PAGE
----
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What is Airsoft?
Airsoft is essentially a sporting activity using replica firearms in which the ammunition is propelled using gas, electric or spring loaded mechanisms. The gaming side of Airsoft is Military Simulation in which you eliminate your opponents with direct hits. The ammunition used are small spherical plastic or non-metallic pellets.
Originally starting in Japan during the early 1970’s as “soft air guns" was designed to meet the needs of shooting enthusiasts whilst still conforming to Japan’s gun control laws. Airsoft as primarily created for target shooting but their plastic pellets can also be shot at humans without causing injury.
Airsoft guns spread to the UK during the late 1980s and early 1990s with a company called LS. The guns were sold in pieces and had to be assembled before they were capable of firing pellets. Airsoft closely emulates real gun functionality and appeals to players interested in causal war-games. Since then, airsoft guns have been adapted for pure recreational purposes, and the sport is enjoyed by all ages.
Airsoft replicas are produced globally, with the majority being manufactured in Asia. Many law enforcement agencies and military units within the United States now use Airsoft for force-on-force training drills. Airsoft weapons are currently illegal in Australia.
Why not Australia?
The main reason that airsoft is illegal is because of the definition of firearms. Each State in Australia has their own firearms laws and these laws must meet the NFA (National Firearms Agreement), which was brought in post Port Arthur.
For example, in Western Australia, the definition means that it is considered a firearm. Now that doesn’t make it illegal, yet still falls under a category definition. Such as a category A firearm. Unfortunately part of the definition for categories has an appearance component.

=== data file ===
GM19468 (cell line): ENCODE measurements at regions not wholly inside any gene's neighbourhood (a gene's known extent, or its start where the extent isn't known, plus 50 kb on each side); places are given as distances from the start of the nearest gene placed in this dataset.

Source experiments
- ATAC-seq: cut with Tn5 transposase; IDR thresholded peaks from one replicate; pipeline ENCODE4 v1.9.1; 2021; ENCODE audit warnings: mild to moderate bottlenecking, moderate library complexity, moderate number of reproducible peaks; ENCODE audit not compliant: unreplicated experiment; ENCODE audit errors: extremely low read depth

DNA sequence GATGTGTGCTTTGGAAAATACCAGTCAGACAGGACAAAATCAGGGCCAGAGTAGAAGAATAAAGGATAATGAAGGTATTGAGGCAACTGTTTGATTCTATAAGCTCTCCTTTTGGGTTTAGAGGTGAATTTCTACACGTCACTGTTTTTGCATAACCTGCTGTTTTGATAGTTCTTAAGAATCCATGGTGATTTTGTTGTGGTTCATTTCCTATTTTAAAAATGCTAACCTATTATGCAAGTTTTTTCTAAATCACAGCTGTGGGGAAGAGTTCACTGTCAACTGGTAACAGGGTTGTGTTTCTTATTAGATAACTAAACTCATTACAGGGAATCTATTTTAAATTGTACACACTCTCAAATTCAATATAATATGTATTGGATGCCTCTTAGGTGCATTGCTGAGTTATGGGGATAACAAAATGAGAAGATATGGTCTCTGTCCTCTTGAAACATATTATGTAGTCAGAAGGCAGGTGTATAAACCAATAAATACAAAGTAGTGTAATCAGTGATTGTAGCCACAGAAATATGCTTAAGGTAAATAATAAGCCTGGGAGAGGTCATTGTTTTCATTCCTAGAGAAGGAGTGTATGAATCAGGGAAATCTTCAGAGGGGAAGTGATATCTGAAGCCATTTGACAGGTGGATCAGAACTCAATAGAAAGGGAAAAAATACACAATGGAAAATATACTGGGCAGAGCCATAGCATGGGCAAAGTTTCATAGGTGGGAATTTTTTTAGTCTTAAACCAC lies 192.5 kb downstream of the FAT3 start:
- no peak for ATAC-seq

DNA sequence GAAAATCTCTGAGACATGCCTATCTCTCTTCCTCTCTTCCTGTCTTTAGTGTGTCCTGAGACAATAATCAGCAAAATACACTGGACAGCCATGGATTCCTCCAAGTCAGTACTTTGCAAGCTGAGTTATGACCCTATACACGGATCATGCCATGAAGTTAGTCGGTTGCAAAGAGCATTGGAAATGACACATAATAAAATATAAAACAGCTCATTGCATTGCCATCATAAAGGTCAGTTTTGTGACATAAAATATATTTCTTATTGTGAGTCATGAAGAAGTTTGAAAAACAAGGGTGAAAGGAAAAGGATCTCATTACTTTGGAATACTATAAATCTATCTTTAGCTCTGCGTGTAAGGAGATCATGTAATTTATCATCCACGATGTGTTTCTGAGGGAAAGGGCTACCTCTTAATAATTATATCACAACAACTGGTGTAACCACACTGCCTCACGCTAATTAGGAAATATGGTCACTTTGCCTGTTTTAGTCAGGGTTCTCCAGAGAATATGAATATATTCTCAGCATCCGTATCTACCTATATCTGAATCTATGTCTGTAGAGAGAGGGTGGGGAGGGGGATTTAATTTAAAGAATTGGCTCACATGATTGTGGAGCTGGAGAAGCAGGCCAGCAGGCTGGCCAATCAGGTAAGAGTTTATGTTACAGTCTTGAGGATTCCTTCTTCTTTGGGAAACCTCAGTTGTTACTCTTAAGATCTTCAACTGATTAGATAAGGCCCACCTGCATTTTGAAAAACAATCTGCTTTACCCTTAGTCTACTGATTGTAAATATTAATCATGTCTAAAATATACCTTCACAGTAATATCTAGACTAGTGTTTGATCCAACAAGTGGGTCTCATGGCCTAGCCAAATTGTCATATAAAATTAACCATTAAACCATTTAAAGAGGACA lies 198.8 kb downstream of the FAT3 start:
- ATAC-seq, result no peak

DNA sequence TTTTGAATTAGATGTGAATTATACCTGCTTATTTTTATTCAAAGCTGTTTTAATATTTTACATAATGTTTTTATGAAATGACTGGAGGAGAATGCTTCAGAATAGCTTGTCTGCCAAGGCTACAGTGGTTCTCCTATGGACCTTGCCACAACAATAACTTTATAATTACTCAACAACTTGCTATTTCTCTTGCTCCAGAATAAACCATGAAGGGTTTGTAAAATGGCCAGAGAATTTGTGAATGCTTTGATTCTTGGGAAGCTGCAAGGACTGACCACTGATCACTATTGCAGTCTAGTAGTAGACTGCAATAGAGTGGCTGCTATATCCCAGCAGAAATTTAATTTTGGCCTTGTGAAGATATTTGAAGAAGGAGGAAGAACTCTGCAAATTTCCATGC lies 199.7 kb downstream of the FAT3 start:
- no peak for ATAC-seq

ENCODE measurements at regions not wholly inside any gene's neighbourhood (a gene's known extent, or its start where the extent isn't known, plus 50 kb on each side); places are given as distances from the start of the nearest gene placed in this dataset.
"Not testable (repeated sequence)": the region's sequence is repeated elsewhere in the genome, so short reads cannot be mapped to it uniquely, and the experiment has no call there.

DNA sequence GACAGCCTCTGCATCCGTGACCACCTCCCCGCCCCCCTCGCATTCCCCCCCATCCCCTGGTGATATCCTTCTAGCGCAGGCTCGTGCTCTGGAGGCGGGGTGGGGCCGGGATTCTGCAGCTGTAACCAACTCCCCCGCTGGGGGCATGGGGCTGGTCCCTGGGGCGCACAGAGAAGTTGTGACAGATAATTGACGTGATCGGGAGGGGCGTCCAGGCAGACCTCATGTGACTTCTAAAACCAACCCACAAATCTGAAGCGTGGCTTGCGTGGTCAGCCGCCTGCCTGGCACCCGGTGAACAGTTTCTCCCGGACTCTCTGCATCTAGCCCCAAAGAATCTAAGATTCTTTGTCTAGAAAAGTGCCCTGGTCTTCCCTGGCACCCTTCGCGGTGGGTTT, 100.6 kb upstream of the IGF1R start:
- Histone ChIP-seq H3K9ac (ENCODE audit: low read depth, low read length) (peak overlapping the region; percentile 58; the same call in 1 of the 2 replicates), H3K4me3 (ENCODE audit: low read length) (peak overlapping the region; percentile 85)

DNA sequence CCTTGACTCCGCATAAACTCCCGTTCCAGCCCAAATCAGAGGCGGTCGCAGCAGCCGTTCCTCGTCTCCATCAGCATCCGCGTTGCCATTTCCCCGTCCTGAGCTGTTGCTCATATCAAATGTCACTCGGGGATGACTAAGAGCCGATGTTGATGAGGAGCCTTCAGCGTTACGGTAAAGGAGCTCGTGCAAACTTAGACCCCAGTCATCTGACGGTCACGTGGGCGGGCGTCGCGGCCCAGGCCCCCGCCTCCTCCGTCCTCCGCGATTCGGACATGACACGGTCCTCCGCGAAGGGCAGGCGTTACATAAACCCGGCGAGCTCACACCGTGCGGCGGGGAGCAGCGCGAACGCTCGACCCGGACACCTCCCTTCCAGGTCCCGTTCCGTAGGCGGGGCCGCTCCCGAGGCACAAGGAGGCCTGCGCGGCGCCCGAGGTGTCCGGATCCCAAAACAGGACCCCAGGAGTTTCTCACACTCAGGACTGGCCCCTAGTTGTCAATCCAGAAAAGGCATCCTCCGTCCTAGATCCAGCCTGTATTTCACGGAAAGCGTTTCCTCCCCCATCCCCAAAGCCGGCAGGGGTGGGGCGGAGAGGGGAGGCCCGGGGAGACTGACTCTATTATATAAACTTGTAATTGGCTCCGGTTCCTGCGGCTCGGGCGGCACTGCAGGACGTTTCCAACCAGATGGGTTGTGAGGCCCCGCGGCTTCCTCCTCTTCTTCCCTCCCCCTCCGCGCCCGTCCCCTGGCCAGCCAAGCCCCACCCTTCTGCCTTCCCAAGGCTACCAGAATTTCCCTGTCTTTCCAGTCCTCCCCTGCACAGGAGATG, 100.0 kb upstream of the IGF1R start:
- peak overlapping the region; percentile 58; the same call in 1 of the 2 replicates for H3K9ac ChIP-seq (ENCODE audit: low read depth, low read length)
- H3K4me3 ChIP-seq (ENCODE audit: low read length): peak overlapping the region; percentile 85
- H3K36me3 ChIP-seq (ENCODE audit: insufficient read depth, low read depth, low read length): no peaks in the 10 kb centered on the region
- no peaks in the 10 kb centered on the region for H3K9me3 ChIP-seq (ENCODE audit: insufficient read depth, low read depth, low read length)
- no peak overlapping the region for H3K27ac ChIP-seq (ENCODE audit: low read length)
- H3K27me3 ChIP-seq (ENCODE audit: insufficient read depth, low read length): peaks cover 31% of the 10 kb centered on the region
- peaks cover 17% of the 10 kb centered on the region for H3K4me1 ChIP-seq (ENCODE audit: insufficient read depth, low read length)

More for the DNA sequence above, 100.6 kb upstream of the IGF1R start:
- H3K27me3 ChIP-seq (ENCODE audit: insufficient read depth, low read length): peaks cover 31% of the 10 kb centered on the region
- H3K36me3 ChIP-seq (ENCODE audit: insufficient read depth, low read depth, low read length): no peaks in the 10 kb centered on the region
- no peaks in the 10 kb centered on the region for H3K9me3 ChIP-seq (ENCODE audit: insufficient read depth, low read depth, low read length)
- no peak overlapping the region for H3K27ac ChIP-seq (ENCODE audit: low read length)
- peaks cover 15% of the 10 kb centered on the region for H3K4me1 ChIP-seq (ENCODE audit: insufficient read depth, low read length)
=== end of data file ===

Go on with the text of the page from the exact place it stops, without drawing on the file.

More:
This means, if the firearm has a ‘design, function or appearance’ of a category D firearm, it is considered to be a category D firearm.
Category D are restricted/banned firearms, one such sub category are military firearms etc. Since most airsoft guns replicate the look of military weapons, this means they get categorised as a Category D firearm.
What that means is that a toy in essence, used in a game, gets classified as a firearm due to a very broad firearm definition. Now that it’s classed a firearm it is tested against the definitions for each category. Based on its appearance it meets the criteria of being a self loading centrefire rifle designed or adapted for military use.
Airsoft in Australia is only in it’s early stages of being recognised as a valid sport. Airsoft Sydney hopes to make an impact in the community and help further Airsoft to become Legal within all Australian States.
Where do we go from here?
Australians have to get behind Airsoft in Australia through their local council members to push legislation through Parliment. Airsoft Sydney want’s to be that push! Airsoft in Australia is only as good as the people behind it. Sign our petition today and we’ll do our best to show our local members just how serious Airsoft enthusiasts are in Australia.